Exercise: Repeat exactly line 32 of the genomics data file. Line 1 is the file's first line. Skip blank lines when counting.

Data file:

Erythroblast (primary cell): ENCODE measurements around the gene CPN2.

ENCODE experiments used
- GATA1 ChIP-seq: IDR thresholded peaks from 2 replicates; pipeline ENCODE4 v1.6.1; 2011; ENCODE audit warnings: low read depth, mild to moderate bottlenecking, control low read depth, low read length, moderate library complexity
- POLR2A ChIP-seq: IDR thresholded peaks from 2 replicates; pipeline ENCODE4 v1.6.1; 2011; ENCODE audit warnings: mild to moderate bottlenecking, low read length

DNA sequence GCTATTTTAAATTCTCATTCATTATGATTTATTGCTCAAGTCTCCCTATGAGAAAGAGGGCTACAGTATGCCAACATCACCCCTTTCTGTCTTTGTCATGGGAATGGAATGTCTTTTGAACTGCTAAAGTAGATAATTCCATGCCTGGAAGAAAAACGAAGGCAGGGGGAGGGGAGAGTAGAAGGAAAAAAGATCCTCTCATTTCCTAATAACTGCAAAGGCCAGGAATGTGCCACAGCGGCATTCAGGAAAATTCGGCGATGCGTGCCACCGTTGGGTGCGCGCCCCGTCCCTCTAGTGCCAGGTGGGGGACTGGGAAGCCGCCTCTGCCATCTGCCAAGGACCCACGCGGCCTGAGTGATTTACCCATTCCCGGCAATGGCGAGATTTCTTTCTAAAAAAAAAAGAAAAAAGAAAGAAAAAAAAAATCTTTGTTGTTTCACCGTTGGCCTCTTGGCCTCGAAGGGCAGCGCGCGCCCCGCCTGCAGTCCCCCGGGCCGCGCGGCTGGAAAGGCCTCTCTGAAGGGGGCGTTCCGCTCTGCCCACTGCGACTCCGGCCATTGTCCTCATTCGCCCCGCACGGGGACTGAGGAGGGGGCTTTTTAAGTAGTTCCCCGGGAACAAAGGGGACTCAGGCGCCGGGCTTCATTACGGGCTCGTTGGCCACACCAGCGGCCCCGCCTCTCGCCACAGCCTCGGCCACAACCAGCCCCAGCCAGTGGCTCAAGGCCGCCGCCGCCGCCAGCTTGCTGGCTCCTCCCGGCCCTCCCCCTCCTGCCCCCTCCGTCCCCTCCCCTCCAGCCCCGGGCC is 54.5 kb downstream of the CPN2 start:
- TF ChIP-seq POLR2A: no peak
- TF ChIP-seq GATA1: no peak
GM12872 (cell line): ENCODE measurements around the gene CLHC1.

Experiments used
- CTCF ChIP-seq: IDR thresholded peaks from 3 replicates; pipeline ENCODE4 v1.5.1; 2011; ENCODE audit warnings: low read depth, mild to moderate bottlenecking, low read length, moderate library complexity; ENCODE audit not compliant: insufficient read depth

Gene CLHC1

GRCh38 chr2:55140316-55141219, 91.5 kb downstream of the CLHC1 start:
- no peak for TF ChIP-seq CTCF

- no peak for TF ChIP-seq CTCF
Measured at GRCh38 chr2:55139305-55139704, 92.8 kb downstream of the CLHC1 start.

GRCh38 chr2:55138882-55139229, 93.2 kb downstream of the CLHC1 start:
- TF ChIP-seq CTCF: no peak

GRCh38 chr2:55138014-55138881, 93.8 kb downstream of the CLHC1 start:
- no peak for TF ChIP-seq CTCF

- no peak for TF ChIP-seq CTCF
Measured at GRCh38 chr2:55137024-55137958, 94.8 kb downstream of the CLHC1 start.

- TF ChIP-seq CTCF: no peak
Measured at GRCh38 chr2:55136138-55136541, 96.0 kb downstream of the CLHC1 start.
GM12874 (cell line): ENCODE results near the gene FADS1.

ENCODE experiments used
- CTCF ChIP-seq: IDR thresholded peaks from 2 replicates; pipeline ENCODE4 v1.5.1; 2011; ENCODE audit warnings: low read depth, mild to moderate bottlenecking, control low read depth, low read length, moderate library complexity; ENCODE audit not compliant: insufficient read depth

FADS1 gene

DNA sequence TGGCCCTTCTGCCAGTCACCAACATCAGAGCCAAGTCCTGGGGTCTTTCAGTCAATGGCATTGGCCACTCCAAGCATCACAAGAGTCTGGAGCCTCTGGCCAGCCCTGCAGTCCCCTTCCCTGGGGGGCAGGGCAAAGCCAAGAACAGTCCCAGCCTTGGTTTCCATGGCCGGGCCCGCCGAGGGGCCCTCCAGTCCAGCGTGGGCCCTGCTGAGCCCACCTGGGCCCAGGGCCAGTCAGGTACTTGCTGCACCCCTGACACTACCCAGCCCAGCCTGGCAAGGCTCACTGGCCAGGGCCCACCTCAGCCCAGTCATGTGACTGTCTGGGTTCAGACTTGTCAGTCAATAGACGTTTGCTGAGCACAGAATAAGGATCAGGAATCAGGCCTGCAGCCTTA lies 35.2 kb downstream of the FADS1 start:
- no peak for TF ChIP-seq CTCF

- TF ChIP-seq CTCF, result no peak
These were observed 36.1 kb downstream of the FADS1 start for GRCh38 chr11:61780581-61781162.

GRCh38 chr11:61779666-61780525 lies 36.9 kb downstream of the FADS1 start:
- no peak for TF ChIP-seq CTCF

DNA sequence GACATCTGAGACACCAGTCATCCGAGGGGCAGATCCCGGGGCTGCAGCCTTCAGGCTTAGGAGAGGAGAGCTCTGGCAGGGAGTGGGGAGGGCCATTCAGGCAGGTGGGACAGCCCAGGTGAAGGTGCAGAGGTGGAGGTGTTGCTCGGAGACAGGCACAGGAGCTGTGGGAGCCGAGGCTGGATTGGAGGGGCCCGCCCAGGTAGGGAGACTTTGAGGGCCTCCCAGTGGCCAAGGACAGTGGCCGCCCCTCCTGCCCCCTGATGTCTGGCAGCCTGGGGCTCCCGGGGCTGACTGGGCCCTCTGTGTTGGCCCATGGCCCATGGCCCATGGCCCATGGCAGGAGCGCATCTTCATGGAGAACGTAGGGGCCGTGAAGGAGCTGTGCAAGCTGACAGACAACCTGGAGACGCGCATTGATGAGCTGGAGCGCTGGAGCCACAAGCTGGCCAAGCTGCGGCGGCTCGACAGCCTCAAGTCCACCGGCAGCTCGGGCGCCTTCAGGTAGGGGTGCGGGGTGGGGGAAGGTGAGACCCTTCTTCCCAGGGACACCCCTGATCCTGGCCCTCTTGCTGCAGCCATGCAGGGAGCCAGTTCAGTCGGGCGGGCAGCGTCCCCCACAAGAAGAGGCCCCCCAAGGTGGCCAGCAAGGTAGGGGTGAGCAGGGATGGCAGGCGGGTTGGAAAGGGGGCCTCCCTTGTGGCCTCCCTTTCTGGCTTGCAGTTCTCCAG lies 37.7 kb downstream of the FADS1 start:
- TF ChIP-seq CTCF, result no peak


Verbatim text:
GRCh38 chr11:61779666-61780525 lies 36.9 kb downstream of the FADS1 start: